Research

The Erosion of the Entry-Level Job Market: Minimum Wage Increases and their Impact on Minimum Wage Workers

Nicole Coomer - Workers Compensation Research Institute, Walter Wessels - North Carolina State University • Published on

Economic research has extensively documented that teen jobs are lost as an unintended consequence of a higher minimum wage. When labor costs increase due to a wage hike, employers who have to pay this new higher wage to train low-skilled, minimum wage workers find a way to do more with less. That might mean reductions in customer service or an increased reliance on automation.

But not all businesses are bound by the minimum wage. For instance, many small and medium–sized businesses are exempt from the federal minimum wage under the Fair Labor Standards Act. These exempt employers serve as an alternate employment option and absorb inexperienced teens that would otherwise find themselves priced out of a job when the binding minimum wage increases.

New research from Drs. Nicole Coomer (Workers Compensation Research Institute) and Walter Wessels (North Carolina State University) demonstrates how minimum wage increases have a disproportionately harmful impact on those working minimum wage jobs, and suggests that states who aggressively expand their own minimum wage may be doing more harm than good.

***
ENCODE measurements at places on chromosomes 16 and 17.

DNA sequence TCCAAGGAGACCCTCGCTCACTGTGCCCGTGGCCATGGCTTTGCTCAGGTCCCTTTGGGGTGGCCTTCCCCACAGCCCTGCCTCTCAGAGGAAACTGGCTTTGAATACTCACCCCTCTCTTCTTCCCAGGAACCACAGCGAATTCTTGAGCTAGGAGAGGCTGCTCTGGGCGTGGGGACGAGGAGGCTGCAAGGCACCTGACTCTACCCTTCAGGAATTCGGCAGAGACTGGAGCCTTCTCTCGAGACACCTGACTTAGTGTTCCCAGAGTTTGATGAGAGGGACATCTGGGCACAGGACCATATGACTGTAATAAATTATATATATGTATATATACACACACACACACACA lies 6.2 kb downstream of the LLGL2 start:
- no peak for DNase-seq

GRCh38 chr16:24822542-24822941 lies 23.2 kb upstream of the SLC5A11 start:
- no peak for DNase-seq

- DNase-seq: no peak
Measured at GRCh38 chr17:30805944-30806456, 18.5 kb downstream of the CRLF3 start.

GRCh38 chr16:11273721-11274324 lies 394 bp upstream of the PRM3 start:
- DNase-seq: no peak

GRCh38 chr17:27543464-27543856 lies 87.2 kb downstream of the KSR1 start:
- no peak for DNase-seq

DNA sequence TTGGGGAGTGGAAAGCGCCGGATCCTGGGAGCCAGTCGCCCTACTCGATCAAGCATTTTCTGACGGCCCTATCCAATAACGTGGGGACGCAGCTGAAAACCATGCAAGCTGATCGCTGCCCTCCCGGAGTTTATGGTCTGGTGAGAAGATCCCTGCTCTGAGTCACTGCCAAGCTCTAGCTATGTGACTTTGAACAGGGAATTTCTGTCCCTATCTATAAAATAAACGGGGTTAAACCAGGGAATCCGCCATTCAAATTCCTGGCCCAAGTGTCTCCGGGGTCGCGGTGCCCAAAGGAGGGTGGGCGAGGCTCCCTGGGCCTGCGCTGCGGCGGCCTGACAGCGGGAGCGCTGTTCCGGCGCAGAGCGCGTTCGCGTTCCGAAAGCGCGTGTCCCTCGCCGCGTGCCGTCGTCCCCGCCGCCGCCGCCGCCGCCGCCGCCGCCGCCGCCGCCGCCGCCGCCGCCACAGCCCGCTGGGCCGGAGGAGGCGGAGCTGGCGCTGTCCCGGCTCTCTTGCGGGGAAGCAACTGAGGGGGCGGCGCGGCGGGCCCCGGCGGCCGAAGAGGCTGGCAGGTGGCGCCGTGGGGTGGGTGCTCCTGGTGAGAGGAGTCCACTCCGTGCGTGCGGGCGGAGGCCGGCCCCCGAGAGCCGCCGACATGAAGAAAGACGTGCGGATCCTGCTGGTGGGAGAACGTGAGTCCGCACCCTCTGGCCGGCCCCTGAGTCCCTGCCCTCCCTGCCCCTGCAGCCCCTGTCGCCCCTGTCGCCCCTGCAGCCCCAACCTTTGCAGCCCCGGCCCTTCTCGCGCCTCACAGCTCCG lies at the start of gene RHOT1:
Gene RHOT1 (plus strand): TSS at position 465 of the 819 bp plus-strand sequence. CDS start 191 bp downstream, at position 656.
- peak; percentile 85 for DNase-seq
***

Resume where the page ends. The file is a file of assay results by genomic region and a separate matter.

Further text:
The authors find that minimum wage workers are often young, inexperienced, and working part-time. They’re often employed in low-margin industries like food preparation and service. An increase in the minimum wage causes a dramatic increase in labor costs that these employers can’t reasonably absorb. Instead it’s offset with reductions that mean fewer jobs for the country’s teens.

The difference between total job loss and minimum wage job loss is dramatic. Coomer and Wessels find that when the minimum wage is increased by 10 percent, employment for 16-to-19-year-olds in minimum wage jobs falls by as much as 11.1 percent. Looking specifically at 16-to-17-year-olds, employment losses rise to 13 percent.

The total job loss is moderated somewhat by the existence of businesses that aren’t covered by the minimum wage. Displaced teens and other minimum wage workers can find jobs with employers who can legally pay them a wage commensurate with their skills. As a result, a 10 percent minimum wage increase results in a total teen employment loss of 2.3 percent.

An important implication is that teen employment losses could be greater in states that choose to expand the coverage of the minimum wage. With no alternative employment options available—very few businesses, large or small, are exempt from a higher state minimum wage—teens who were previously working at minimum wage jobs are confronted with larger employment losses.

Supreme Court Justice Louis Brandeis famously called states the “laboratories of democracy.” But this research suggests that, with state wage mandates, these experiments could have unfortunate unintended consequences.